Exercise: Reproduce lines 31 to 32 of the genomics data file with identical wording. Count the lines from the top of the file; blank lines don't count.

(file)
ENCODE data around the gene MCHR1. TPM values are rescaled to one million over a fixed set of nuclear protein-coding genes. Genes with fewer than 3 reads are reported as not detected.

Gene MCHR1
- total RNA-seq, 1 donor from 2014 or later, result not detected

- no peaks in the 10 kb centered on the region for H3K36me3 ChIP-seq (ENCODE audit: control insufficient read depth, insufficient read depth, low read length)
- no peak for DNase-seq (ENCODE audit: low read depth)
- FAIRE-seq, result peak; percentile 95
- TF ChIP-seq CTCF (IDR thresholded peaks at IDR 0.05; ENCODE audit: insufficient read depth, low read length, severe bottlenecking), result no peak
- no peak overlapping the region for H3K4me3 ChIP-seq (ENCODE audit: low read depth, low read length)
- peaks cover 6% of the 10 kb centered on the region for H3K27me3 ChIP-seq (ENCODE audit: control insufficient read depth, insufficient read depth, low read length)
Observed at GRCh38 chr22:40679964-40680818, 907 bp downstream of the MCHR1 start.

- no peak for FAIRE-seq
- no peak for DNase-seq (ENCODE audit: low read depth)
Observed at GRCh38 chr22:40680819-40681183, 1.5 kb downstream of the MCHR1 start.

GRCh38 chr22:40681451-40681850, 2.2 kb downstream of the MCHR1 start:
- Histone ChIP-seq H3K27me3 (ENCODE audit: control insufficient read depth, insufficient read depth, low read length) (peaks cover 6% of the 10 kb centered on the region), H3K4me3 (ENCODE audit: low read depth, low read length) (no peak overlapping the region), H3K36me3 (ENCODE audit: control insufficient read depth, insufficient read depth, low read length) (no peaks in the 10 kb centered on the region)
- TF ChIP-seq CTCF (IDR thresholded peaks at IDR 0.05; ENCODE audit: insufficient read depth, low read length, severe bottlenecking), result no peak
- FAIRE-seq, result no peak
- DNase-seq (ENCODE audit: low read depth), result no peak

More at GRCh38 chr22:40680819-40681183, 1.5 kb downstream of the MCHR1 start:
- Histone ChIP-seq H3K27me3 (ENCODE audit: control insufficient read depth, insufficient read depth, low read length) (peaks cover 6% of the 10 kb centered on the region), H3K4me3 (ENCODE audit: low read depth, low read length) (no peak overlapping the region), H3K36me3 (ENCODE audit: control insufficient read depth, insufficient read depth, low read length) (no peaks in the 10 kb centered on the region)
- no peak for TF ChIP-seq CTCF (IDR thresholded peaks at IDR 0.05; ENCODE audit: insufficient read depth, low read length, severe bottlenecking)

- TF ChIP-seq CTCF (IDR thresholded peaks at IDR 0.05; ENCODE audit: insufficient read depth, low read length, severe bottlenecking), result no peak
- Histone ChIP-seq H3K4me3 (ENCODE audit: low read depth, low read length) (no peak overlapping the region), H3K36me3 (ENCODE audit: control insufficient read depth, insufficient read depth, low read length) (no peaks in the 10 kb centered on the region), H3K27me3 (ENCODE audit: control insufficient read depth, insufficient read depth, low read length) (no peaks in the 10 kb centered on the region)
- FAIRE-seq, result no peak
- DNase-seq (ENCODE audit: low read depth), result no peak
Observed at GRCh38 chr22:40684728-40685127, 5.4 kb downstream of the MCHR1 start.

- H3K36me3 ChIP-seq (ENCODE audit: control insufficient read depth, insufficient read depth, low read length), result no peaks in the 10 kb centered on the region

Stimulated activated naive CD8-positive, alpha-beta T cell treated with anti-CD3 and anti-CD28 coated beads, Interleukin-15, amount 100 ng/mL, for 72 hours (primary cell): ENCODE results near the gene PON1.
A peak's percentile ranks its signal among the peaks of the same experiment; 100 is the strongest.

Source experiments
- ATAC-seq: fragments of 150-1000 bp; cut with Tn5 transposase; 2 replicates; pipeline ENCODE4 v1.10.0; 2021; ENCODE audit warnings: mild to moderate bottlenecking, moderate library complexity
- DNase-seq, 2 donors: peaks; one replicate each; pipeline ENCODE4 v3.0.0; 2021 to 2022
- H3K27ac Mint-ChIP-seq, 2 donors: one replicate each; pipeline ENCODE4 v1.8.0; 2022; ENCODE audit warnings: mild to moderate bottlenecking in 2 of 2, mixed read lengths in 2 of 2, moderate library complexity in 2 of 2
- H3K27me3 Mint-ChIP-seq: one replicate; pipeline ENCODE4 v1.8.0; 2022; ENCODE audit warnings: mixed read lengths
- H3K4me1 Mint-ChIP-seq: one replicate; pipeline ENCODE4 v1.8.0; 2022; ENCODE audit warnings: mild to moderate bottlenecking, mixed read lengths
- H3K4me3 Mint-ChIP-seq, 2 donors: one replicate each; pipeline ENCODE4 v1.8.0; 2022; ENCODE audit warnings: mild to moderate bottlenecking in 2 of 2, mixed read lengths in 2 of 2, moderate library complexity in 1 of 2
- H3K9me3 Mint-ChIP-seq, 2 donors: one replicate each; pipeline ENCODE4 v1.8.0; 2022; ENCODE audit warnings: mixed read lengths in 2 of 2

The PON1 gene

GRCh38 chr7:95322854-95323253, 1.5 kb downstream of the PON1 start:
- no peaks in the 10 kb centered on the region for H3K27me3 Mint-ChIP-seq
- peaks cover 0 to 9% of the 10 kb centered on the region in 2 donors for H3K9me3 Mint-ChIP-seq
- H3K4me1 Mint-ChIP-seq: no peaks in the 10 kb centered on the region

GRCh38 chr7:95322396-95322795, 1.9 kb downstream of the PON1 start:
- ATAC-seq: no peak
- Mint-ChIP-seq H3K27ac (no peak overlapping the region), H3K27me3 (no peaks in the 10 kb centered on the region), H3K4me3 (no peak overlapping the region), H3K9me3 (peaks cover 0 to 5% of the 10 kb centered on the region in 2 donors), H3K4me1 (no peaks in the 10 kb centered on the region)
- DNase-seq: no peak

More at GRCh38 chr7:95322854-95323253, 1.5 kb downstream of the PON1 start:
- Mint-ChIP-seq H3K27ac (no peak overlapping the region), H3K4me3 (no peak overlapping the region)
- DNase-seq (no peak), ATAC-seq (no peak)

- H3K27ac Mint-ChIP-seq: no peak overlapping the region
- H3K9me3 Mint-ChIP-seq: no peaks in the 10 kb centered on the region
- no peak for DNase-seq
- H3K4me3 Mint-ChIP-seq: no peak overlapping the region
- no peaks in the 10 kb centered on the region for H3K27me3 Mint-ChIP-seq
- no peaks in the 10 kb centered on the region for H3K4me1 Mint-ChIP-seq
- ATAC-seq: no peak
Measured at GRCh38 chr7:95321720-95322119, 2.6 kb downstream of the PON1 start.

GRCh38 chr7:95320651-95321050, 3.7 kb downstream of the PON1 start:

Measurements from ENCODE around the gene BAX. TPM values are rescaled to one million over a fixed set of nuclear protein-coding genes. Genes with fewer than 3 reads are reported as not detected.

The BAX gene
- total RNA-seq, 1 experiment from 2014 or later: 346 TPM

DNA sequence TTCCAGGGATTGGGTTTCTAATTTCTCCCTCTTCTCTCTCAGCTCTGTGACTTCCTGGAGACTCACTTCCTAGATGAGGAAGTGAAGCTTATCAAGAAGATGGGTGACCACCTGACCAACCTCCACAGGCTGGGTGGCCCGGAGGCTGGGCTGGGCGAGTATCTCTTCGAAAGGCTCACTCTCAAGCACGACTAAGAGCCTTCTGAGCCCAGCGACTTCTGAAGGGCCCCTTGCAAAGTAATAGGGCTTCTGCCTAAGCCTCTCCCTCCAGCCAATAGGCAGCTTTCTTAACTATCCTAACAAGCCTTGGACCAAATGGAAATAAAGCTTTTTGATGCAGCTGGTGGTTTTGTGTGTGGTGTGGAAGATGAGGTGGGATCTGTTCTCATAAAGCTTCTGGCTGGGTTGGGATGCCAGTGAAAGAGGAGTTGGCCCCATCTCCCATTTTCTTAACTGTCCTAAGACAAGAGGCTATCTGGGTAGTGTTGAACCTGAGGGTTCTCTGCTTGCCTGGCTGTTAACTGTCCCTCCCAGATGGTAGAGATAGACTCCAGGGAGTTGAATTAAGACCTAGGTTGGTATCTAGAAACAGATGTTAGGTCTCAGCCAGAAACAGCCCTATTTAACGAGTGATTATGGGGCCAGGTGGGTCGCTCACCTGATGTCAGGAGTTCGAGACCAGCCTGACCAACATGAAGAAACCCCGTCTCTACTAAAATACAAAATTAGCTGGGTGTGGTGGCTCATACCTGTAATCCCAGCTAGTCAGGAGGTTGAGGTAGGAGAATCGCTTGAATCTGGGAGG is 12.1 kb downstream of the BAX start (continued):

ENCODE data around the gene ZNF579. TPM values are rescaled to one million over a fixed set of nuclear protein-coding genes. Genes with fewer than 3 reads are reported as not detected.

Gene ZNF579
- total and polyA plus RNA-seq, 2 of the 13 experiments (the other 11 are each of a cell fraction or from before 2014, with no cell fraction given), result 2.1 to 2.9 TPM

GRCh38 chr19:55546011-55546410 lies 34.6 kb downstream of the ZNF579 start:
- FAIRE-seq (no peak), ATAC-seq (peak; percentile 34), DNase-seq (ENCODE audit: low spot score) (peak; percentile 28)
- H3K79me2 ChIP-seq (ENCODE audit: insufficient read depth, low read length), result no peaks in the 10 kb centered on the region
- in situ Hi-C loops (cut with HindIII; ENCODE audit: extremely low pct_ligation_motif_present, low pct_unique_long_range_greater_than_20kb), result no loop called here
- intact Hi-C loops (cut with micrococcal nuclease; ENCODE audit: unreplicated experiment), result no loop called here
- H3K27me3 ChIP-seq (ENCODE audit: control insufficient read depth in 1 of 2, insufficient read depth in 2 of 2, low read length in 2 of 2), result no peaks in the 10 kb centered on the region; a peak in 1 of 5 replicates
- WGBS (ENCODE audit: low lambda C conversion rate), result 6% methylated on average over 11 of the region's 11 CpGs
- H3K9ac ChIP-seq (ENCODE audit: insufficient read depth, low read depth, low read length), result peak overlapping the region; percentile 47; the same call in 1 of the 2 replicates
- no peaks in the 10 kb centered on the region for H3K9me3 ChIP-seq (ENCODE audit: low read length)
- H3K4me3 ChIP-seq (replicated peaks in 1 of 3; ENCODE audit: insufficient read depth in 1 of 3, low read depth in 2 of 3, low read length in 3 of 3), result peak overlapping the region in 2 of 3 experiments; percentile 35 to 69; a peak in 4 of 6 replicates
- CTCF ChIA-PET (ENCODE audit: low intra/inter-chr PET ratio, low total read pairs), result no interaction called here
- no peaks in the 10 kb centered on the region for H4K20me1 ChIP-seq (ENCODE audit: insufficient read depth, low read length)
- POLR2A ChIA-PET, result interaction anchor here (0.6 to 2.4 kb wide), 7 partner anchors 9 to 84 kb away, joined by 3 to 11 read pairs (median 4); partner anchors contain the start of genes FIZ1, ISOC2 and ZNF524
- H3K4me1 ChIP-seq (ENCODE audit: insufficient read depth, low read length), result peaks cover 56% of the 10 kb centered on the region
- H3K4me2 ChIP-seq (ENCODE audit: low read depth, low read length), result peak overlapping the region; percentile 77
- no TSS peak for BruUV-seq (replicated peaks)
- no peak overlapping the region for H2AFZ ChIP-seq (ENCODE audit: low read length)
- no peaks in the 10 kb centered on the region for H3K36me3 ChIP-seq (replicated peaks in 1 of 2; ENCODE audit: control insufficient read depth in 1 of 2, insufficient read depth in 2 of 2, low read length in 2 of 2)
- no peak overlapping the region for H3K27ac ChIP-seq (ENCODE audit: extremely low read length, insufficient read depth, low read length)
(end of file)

- ATAC-seq: fragments of 150-1000 bp; cut with Tn5 transposase; 2 replicates; pipeline ENCODE4 v1.10.0; 2021; ENCODE audit warnings: mild to moderate bottlenecking, moderate library complexity
- DNase-seq, 2 donors: peaks; one replicate each; pipeline ENCODE4 v3.0.0; 2021 to 2022